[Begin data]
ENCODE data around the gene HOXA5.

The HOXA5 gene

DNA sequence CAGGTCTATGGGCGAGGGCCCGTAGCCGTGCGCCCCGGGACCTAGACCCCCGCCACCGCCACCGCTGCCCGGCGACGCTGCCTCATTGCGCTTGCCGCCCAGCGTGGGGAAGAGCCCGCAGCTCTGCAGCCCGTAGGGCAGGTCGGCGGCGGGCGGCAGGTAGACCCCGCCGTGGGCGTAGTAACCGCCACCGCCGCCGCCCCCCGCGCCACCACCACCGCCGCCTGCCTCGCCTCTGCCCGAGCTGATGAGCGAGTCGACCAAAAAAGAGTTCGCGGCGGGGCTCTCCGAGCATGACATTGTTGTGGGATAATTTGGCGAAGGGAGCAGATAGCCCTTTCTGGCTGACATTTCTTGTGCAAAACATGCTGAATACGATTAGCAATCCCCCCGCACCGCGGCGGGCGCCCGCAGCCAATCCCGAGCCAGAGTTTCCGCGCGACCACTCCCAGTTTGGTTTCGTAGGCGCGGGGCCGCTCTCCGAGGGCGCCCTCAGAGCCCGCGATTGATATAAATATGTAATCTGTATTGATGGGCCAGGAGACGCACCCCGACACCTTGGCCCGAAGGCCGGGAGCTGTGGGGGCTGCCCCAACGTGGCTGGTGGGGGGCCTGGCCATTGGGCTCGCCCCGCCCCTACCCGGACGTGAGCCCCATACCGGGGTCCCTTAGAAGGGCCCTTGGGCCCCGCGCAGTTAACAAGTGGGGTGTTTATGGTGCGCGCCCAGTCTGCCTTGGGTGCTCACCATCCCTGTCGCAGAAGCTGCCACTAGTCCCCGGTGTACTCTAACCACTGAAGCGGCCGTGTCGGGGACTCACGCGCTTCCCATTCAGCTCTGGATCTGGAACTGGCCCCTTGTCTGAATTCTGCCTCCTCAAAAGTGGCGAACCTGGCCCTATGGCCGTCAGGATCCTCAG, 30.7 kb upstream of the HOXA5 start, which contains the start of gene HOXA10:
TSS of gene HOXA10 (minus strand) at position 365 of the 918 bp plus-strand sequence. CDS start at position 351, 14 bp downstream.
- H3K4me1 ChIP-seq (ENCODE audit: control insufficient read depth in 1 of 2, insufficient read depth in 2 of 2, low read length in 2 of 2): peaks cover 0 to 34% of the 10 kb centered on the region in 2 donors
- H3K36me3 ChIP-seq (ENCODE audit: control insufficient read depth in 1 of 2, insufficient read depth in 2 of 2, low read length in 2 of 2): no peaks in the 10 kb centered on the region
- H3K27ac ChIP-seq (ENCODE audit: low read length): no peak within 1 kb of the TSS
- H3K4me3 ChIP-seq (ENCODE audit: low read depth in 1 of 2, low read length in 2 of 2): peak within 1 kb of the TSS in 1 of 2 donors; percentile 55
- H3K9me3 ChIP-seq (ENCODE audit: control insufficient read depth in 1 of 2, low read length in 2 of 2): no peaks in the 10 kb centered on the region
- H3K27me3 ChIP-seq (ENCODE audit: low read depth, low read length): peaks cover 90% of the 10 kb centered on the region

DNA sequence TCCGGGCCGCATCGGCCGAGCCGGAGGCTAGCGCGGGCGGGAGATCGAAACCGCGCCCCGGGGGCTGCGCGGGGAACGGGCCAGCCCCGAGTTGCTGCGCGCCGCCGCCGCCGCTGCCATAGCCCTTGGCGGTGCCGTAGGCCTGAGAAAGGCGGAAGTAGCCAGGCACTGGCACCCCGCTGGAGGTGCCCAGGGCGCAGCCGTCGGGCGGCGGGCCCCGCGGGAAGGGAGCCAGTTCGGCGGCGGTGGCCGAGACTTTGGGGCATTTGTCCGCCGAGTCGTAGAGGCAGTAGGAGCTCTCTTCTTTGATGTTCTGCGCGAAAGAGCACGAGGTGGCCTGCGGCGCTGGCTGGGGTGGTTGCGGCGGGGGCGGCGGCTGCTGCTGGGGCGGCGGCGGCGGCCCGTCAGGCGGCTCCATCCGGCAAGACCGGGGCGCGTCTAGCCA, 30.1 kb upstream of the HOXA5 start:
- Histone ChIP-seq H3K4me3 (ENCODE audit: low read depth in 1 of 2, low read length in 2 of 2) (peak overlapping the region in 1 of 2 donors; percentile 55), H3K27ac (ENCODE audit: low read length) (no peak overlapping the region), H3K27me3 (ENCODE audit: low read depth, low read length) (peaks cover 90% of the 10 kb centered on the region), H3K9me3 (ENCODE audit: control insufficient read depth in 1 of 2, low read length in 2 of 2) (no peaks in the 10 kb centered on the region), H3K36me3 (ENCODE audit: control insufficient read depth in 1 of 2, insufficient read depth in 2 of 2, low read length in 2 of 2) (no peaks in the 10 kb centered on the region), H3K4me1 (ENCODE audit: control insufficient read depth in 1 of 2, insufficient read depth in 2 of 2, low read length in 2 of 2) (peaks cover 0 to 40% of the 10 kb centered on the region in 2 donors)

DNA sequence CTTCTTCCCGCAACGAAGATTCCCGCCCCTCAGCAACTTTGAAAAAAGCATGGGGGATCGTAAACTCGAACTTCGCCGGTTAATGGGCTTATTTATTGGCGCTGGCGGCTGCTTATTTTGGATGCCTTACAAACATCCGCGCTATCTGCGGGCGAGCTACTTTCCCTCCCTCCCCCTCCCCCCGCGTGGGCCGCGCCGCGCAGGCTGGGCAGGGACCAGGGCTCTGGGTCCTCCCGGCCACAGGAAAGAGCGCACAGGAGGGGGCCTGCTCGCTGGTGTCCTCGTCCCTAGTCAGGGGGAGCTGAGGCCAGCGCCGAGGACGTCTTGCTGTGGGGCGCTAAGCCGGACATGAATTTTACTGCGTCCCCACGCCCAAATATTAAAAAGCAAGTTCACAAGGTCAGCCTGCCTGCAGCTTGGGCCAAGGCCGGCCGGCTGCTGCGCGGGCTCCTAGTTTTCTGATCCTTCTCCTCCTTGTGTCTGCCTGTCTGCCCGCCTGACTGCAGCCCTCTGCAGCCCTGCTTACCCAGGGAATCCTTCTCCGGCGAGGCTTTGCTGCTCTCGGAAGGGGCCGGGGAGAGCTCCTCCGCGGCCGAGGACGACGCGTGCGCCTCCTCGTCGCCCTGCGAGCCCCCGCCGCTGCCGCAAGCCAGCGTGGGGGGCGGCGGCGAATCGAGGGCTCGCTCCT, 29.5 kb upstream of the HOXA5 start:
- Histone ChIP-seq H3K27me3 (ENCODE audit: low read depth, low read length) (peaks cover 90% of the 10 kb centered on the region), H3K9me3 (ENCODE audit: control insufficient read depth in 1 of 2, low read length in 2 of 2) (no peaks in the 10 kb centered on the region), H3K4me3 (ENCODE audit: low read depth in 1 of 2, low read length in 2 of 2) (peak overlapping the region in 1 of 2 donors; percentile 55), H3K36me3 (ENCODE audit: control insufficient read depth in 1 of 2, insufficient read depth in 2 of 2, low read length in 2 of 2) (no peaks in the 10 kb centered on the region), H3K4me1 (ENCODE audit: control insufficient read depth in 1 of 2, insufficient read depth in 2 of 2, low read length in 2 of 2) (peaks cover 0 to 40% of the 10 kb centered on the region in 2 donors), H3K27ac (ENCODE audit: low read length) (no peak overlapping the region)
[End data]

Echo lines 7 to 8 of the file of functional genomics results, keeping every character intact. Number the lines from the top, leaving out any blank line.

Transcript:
- H3K27ac ChIP-seq (ENCODE audit: low read length): no peak within 1 kb of the TSS
- H3K4me3 ChIP-seq (ENCODE audit: low read depth in 1 of 2, low read length in 2 of 2): peak within 1 kb of the TSS in 1 of 2 donors; percentile 55